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What’s in your (crypto) wallet!

By Neil Jacobs

When the average person hears the word ‘cryptocurrency’, the first thing that may come to their mind is the many stories of people losing or having their cryptocurrency stolen. Today, I’ll try to put your mind at ease and I’ll be talking about the places you can store your bitcoin, ethereum, and other cryptocurrencies.

Wallets! You may be thinking, that’s a word I’m familiar with. And just like the way you store your US dollars (or other fiat currency) in that wallet in your pocket, you will want to store your private keys associated with your digital currency in a wallet. Today, I will be talking about some of the wallets available where you can store your private keys. The wallets I will be discussing today are:

  1. Hardware Wallets (safest)
  2. Desktop Wallets (can be safe)
  3. Web Wallets (less safe)
  4. Mobile Wallets (less safe)

Hardware Wallets
A wallet can be classified as either cold or hot. A hot wallet is one that is connected to the internet. Hardware wallets are cold wallets and of the wallets, I will be discussing today, I would consider hardware wallets the safest wallet to store your private keys on. A hardware wallet is an actual physical device that will hold your private keys. I own two hardware wallets, a Trezor and a Nano S Ledger. The most time-consuming part of setting up either of these devices is writing down your 24-word recovery seed. This will be the only way you will be able to recover your private keys if your device is lost or stolen, so make sure you write down multiple copies. Before purchasing your hardware wallet, you will want to look into whether it holds the type of cryptocurrency you hold. (If you want to purchase either the Trezor or Nano S Ledger, I would recommend buying them directly from or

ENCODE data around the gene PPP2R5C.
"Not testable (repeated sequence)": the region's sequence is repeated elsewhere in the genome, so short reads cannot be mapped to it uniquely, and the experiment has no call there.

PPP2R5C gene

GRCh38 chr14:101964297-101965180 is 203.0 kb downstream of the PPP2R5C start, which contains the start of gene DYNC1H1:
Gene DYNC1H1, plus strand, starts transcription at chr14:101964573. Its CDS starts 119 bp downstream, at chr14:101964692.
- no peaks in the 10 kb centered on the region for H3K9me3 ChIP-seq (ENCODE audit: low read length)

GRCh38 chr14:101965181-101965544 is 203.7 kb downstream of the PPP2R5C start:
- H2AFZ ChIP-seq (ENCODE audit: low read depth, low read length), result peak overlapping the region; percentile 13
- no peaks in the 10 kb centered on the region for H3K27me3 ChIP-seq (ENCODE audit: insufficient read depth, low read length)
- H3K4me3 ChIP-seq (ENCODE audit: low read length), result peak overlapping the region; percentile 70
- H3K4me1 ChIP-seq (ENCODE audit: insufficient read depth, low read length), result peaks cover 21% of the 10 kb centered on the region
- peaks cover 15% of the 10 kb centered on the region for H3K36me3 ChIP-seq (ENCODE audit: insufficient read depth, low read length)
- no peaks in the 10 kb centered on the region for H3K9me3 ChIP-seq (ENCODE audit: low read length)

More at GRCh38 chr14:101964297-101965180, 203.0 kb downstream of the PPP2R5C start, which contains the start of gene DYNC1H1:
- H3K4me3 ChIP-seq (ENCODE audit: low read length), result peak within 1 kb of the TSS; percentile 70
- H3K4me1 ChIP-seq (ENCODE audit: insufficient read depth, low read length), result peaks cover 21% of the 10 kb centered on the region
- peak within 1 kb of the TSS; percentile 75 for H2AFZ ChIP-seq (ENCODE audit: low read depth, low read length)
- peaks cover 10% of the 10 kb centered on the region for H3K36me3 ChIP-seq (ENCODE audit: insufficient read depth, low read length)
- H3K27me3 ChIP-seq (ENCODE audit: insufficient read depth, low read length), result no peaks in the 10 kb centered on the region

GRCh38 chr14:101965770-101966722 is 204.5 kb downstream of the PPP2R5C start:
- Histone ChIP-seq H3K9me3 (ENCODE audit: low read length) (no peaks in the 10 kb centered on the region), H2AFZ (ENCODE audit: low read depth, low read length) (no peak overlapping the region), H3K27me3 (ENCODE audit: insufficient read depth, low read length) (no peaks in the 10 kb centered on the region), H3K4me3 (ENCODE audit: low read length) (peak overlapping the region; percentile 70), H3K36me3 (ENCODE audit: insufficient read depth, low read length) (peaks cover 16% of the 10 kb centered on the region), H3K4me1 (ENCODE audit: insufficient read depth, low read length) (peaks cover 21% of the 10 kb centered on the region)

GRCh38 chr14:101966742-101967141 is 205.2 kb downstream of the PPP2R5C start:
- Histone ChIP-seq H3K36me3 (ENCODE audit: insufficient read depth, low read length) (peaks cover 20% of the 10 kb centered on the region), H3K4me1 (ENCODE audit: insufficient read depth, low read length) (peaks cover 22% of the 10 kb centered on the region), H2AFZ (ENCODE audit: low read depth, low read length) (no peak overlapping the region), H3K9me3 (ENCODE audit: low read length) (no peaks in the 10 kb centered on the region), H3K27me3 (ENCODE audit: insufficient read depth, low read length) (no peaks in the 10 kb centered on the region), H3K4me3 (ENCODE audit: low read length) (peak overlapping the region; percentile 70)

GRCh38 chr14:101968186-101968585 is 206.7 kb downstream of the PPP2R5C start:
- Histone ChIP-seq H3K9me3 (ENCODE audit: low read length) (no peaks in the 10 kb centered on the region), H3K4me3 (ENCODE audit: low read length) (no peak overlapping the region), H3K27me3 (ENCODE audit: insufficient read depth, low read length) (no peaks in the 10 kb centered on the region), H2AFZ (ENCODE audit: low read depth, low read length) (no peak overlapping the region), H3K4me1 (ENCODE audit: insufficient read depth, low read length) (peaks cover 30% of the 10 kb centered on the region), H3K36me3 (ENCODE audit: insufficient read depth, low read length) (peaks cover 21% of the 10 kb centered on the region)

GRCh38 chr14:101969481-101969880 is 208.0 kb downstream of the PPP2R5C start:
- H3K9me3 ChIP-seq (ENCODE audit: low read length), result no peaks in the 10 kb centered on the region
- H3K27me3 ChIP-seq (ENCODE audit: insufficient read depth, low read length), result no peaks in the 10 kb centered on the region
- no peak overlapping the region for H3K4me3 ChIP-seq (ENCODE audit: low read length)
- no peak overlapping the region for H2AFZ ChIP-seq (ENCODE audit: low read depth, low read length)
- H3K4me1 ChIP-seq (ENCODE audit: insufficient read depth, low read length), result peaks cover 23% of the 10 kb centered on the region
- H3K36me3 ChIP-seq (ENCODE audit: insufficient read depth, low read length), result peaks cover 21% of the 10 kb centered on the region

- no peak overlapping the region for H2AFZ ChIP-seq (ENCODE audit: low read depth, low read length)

Desktop Wallets
A desktop wallet is a software you will download on your computer. First off, when you download anything off of the internet, you always need to make sure it isn’t a trap. Do your own research and make sure you are downloading software from a legitimate source. Desktop wallets are typically easy to use, but since they are on your computer, presumably your computer will be hot and connected to the internet. Anyone who gets access to your computer can theoretically steal your private keys. You can take extra precautions and buy a laptop specifically for crypto and keep it not connected to the internet (yes, people do this).

Web Wallets
Web Wallets (aka Online Wallets) are typically accessed through a web browser. I would include exchange wallets in this category (Coinbase, Binance, etc.). Any time that your private keys are kept on a central server outside of your control, they are vulnerable to a hack. Additionally, while you are accessing these wallets, if a hacker has control of your computer, they could steal your crypto. One might ask, why use web wallets at all? In terms of exchanges, day traders will find it convenient to keep their crypto on exchanges. There are typically fees when you withdraw from wallets. Web wallets also provide easier use than a hardware wallet which you would need on you to access your private keys. Bottom line, if you can avoid keeping your private keys on web wallets, avoid it!

Mobile Wallets

Like web wallets, mobile wallets are very easy to use and like most people these days, you will almost always have access to your phone. That is the advantage. The major problem with mobile wallets is that they are extremely vulnerable to attacks. Phones are subject to malware, actual physical tampering, and they are usually hot.

Final Thoughts
For the most safety and security, buy a hardware wallet! Investors and traders should invest in one of these. It will give you peace of mind.

As for anything in crypto (and in life), don’t just take my word for it. Always look at multiple sources and do your own research.

The above references an opinion and is for information purposes only. It is not intended to be investment advice. Seek a duly licensed professional for investment advice.

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